Skip to content
#Open journalism No news is bad news

Your contributions will help us continue to deliver the stories that are important to you

Support The Journal

'Seeing that boy's body reminded me of my little boy and it broke my heart'

‘He’s somebody’s son. He’s all our sons’, writes Steve O’Rourke.

YESTERDAY, MY LITTLE boy and I went to the zoo. We saw tigers and gorillas, giraffes and lions. He was probably more exited about the pigeons that tried to steal his lunch than any of the actual animals we were there to see but his smile, his infectious enthusiasm for everything, filled my heart with joy in ways I never imagined possible before he came into my life.

Today I saw a picture of another little boy. He looks the same age as my son and maybe that’s why the sight of him, limp and lifeless, washed up on a beach struck such a chord.

Every time my mind wanders I can’t help but see his tiny body, red t-shirt, blue shorts face down in the sand between the sea and shore where hundreds, thousands of other little boys have played before.

And my heart breaks.

He’s somebody’s son. He’s all our sons.

Yesterday, as we walked around the zoo, I worried about the cost of childcare, the price of diesel, the million petty agitations that consume me daily. Then I watched my son’s jig of delight as a spider monkey tried to high five him through the looking glass and none of it mattered. Every hour I work, every night out I turn down, it’s all for him.

I will always be there for him, to give him the best possible life I can.

Today, as I looked at another photo of that little boy, smiling with his older brother, I think about his parents, about the hundreds of thousands of parents who are so desperate they put their lives, the lives of their children, at risk for the chance of something, anything better than the world they’ve left behind.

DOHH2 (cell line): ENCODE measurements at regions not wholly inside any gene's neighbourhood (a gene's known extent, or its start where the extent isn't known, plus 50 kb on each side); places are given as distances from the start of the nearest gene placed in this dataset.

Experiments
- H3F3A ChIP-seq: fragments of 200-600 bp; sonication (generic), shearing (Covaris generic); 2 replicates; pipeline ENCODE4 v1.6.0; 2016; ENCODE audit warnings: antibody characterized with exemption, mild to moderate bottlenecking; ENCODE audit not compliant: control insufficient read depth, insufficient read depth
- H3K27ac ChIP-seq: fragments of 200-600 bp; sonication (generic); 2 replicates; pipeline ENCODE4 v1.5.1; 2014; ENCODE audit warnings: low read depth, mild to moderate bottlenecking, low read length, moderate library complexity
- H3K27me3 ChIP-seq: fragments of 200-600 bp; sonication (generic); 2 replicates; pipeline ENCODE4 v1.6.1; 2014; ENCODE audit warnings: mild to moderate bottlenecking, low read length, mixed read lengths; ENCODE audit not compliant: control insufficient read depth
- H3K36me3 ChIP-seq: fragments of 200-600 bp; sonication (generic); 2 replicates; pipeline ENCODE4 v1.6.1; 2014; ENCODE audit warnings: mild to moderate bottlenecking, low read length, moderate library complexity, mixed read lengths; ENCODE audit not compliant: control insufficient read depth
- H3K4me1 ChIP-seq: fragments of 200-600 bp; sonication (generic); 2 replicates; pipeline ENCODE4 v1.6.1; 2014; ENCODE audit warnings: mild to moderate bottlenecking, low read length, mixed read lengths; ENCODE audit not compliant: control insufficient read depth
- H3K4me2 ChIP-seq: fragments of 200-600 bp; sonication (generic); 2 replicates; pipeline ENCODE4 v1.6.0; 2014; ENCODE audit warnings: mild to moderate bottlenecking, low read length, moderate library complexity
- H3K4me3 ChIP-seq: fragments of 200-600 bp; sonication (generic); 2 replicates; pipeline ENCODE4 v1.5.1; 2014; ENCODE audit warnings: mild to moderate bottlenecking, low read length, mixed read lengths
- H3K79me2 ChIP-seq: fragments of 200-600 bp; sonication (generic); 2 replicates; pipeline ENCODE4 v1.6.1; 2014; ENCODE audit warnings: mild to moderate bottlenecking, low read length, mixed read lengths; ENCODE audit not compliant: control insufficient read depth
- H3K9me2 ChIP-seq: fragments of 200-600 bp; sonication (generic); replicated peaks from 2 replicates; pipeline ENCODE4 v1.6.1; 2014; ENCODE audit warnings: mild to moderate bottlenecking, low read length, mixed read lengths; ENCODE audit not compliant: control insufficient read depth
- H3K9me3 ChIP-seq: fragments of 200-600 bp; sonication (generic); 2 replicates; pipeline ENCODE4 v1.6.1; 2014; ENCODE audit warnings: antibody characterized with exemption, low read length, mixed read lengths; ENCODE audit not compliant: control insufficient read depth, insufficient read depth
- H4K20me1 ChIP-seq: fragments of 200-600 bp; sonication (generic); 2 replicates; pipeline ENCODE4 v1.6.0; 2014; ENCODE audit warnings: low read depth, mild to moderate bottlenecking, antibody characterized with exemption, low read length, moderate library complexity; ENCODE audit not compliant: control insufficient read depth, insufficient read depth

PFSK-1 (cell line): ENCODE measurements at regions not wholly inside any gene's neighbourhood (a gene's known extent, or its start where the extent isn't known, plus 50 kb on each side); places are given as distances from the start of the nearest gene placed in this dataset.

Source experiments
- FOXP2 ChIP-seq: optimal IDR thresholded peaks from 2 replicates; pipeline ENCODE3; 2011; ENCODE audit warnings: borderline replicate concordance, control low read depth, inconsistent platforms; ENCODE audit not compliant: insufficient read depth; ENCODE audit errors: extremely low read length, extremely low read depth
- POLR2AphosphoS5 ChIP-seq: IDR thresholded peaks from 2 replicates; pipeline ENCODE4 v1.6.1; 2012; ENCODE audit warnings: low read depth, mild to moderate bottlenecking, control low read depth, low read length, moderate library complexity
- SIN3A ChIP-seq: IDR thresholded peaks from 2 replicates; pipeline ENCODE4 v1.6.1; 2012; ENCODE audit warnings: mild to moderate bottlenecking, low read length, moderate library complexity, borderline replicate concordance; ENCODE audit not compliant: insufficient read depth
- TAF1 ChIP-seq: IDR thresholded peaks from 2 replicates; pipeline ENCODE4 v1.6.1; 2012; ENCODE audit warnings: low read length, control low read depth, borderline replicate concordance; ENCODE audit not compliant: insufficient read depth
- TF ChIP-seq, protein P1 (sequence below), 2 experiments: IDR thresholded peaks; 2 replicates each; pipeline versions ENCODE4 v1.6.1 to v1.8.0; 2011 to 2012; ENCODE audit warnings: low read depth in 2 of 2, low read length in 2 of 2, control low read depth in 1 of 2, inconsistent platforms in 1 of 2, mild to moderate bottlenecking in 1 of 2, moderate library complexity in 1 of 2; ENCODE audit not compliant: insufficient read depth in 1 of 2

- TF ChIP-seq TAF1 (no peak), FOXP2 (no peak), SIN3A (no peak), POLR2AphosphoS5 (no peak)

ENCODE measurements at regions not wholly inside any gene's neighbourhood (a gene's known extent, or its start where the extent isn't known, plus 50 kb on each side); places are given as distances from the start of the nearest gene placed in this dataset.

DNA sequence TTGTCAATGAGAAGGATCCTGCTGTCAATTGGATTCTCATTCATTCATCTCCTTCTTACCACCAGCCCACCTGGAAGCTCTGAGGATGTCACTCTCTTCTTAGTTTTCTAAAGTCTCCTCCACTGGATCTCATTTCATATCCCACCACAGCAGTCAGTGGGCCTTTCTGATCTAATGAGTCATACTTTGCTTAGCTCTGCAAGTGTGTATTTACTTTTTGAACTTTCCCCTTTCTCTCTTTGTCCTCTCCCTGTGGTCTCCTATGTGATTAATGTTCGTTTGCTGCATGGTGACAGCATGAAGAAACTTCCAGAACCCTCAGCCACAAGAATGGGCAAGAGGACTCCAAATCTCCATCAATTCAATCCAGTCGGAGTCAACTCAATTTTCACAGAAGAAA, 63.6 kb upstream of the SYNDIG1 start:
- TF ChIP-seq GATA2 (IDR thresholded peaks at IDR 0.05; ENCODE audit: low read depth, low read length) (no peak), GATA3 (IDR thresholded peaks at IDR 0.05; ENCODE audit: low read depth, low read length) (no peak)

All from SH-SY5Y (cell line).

ind-4 Source: Aylan Humanitude/YouTube

It was always for him, to give him the best possible life they could.

And my heart breaks.

He’s somebody’s son. He’s all our sons.

Yesterday, as we left the zoo, my little boy fell asleep and I had to carry him to the car. I would have put him in his buggy but I was terrified he’d wake up cranky for not having enough sleep.

Today, on Twitter, on the front of nearly every newspaper, I see a photo of another little boy being carried off a beach and he looks like he too could have just drifted off. But that little boy will never wake up.

And my heart breaks.

He’s somebody’s son. He’s all our sons.

Yesterday, by an accident of birth, my little boy and I went to the zoo. But as my son and I were having the time of our lives, the life of someone else’s son was coming to an end.

The little boy’s name was Aylan Kurdi and he, along with his brother Galip would have been welcome in my home at any time.

I’d have happily brought him along to the zoo, listened as he, like my own son, tried to get his mouth around the word elephant, settling for ‘effifant’ instead.

Aylan Kurdi was somebody’s son. Aylan Kurdi was all our sons.

And we failed him.

Some parents we are.

Steve O’Rourke is a writer for The 42 and is also a dad to one. 

Read: These are the smiling faces of Aylan and Galip Kurdi, the two brothers who drowned trying to reach Europe>

Read: Ireland will do more: ‘Dead bodies of young children on the shores of Europe — we can’t let that lie’>


    Back to top